Regulators are human and appreciate being treated with respect. Do not lose one’s cool with them – that will not be helpful! And whatever you do, don’t lie to them. We are a big advocate for full disclosure, as there is nothing that will set you back more than losing the trust of those reviewing your project.

Successful Outcomes
Next, we have a couple of real-life examples where taking these kinds of tactics led to successful outcomes.

First, we had a client who purchased a coastal property where a sizable portion of the waterfront was mapped as a freshwater wetland. Due to its mapping as well as the regulatory protective buffer that it triggered, development approaches were significantly stifled. In our preliminary discussions with the town’s wetland agency and review of the regulatory criteria for such a designation, the mapping process was meant to be based on the area’s vegetation and soils. But the area in question was lawn grass with scattered specimen trees, which did not fit the definition of a freshwater wetland.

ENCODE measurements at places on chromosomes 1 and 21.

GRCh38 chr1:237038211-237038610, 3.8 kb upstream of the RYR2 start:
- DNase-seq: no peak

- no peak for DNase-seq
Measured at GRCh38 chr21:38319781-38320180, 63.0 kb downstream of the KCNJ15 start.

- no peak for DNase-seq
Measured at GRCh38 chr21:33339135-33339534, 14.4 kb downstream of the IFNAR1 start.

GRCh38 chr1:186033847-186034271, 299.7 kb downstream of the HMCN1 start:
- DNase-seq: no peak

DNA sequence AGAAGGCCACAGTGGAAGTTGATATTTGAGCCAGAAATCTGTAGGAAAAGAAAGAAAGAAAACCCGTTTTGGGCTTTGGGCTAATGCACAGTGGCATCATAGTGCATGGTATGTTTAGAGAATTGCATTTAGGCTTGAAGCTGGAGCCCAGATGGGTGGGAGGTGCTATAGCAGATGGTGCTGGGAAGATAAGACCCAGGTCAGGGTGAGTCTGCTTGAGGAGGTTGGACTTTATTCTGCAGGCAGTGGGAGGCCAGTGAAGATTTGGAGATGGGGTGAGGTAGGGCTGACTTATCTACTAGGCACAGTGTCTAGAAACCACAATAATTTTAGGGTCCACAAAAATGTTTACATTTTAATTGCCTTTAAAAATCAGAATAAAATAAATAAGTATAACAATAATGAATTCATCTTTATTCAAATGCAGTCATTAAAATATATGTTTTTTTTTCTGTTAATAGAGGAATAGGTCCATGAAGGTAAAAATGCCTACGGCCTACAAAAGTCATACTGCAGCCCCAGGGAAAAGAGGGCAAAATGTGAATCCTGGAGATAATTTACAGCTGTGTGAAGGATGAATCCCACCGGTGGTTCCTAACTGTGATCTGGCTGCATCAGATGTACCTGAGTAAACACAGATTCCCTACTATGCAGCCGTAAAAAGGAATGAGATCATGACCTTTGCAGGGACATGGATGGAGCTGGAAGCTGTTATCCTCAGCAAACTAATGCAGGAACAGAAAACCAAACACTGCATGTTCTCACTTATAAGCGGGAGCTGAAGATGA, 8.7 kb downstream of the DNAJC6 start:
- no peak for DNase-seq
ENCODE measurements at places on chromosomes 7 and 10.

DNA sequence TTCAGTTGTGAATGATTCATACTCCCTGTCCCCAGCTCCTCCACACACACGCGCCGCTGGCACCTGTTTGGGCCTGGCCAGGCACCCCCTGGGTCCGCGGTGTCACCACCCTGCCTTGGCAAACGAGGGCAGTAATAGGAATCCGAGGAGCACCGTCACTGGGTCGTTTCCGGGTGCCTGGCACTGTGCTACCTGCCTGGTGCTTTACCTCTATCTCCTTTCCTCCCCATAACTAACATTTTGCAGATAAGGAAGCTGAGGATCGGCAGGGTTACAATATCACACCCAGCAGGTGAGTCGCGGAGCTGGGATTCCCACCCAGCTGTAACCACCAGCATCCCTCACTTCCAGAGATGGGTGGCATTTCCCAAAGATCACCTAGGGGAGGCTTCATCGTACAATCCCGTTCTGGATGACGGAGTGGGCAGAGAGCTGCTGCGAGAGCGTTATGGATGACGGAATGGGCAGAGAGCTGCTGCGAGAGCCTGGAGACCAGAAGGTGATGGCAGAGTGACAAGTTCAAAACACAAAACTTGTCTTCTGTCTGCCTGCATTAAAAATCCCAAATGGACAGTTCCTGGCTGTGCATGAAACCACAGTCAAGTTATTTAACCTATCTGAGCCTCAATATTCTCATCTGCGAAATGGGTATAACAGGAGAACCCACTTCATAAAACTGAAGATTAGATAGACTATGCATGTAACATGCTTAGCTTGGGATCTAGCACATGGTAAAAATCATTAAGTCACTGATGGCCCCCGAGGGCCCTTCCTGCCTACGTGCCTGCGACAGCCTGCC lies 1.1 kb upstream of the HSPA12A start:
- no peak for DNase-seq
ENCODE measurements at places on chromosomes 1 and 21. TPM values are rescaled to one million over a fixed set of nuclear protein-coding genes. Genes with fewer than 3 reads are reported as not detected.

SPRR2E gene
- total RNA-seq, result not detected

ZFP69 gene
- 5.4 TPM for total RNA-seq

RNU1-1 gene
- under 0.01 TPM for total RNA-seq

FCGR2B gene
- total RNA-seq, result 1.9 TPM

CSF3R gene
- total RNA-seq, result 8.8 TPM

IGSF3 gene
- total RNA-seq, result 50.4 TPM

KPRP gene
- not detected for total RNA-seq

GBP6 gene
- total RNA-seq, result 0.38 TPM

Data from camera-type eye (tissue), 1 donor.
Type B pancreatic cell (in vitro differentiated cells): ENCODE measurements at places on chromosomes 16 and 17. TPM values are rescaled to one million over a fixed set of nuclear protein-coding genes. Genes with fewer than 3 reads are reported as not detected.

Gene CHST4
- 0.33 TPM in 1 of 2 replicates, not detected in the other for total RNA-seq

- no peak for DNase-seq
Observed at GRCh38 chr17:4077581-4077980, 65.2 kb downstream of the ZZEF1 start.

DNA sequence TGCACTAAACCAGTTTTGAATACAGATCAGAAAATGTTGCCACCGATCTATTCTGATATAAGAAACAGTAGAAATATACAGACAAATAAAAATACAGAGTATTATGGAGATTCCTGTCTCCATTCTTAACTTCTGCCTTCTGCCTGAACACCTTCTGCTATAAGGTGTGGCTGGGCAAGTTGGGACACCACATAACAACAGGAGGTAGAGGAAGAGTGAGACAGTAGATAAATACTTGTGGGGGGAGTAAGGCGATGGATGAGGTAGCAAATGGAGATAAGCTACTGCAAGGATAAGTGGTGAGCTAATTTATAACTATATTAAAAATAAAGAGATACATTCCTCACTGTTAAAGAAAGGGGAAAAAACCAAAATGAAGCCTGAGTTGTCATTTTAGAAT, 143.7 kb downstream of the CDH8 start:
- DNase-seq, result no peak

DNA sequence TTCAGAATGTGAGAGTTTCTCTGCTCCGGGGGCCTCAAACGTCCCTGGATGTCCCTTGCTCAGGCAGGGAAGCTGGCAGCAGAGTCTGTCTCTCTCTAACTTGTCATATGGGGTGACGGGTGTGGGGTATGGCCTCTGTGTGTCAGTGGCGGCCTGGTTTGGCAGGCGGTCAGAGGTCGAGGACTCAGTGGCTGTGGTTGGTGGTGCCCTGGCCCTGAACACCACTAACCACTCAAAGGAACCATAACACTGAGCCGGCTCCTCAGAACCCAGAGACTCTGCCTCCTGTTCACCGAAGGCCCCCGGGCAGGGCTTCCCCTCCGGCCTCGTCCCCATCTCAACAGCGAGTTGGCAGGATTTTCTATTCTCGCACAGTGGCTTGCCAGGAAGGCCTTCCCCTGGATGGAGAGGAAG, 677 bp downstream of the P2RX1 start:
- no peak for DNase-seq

This marina, located adjacent to a healthy saltmarsh, installed a subaqueous bulkhead that would allow the marsh to be continuously flooded with the necessary tidal waters and safely added more docking facilities without destabilizing the area.

Knowing that the agency had never demapped a previously mapped wetland, we implemented the process in the regulation for investigation and designation. Three respected soil scientists from the town’s providers list were engaged to undertake joint investigations of the soil and then independent analyses and findings. Our client asked why three soil scientists were necessary. Our response was that it should be assumed the agency will start off with a negative mindset, and if one soil scientist is hired and finds it is not a wetland, then the agency will hire another from the same list, and if they do not agree, a third would be jointly agreed upon to make a finding. By hiring three from the get-go, if they all agree (which we suspected would be the case – and was), the agency would not likely question the findings. This aggressive move, pared with a very respectful approach to working with the agency, resulted in being able to move forward with the project. Yes, it meant spending more money upfront, but, in the end, that meant less time and money going through the entire process and achieving a successful outcome.

To adhere to environmental constraints, a marina located on a curving section of waterfront along a tidal river was reworked with a curved main and series of branched fingers.